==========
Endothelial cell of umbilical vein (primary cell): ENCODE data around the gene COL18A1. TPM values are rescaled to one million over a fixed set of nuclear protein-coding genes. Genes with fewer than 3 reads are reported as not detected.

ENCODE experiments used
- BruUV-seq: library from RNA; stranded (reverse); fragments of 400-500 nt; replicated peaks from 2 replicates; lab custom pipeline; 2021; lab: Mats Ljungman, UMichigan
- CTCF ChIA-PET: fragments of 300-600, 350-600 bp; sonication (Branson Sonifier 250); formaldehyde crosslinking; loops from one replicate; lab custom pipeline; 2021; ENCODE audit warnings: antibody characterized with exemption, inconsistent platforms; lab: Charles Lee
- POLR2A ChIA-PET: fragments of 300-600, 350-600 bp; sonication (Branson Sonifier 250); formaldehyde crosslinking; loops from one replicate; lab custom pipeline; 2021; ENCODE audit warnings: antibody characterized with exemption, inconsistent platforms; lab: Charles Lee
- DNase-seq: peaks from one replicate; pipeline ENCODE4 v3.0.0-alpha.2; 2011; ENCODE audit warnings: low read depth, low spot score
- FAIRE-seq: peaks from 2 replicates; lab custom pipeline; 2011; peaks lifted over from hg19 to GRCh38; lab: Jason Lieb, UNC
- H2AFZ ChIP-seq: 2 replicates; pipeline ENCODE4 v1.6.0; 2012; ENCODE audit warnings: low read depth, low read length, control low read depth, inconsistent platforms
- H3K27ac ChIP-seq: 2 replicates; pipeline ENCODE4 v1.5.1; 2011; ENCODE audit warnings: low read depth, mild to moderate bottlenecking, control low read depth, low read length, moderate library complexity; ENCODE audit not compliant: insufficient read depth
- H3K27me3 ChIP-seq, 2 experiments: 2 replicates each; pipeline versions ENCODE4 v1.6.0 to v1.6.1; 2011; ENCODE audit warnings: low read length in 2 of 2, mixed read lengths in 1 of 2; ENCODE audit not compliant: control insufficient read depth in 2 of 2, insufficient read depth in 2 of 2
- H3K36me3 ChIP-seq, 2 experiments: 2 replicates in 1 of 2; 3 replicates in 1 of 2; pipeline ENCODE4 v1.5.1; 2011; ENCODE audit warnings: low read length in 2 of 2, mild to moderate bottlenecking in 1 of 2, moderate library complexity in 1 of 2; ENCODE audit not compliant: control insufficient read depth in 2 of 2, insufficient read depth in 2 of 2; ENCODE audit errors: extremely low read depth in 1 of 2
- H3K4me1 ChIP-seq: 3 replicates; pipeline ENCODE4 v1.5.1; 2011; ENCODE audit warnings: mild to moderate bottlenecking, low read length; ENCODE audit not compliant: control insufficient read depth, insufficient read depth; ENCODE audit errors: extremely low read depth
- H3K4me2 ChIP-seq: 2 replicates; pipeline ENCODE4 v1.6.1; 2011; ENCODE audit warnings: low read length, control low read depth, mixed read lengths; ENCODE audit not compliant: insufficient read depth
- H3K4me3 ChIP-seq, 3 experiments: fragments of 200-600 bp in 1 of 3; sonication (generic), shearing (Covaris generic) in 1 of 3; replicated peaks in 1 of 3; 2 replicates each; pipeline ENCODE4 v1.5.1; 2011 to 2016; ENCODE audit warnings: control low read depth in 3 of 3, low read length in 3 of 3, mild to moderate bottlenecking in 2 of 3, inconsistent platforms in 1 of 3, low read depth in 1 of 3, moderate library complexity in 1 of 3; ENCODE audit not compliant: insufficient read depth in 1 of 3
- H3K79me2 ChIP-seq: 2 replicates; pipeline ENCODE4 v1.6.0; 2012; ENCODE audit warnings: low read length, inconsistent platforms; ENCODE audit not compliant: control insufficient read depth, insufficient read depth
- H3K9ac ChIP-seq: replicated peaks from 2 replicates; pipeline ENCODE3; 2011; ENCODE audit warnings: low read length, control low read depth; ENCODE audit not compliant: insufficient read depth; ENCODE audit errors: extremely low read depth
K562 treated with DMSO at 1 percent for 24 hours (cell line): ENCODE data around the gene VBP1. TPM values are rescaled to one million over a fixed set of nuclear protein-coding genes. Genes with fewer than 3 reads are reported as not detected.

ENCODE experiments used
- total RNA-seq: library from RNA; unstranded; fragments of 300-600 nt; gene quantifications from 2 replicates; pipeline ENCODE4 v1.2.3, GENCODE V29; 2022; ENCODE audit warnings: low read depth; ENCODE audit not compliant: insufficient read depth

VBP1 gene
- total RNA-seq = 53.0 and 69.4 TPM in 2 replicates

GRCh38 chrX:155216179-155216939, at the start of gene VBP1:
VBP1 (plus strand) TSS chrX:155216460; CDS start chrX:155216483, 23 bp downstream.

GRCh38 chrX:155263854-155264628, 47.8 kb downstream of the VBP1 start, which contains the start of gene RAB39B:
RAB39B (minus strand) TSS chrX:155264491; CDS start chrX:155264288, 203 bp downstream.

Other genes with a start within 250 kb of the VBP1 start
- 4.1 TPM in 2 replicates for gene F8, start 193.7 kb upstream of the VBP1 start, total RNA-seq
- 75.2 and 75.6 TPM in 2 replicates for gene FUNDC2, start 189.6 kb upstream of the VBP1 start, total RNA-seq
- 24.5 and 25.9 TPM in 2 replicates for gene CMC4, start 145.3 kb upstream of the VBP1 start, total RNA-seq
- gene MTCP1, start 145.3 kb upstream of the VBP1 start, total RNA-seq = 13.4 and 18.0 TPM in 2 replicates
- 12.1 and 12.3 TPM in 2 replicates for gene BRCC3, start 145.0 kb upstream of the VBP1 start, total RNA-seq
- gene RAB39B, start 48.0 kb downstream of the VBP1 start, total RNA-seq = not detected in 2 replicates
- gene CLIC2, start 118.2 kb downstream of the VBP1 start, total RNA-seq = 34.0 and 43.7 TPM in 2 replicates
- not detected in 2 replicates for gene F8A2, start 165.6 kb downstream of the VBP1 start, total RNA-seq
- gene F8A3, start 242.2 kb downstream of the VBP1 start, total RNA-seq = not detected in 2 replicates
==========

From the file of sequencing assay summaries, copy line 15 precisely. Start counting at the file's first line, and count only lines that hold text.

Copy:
- H3K79me2 ChIP-seq: 2 replicates; pipeline ENCODE4 v1.6.0; 2012; ENCODE audit warnings: low read length, inconsistent platforms; ENCODE audit not compliant: control insufficient read depth, insufficient read depth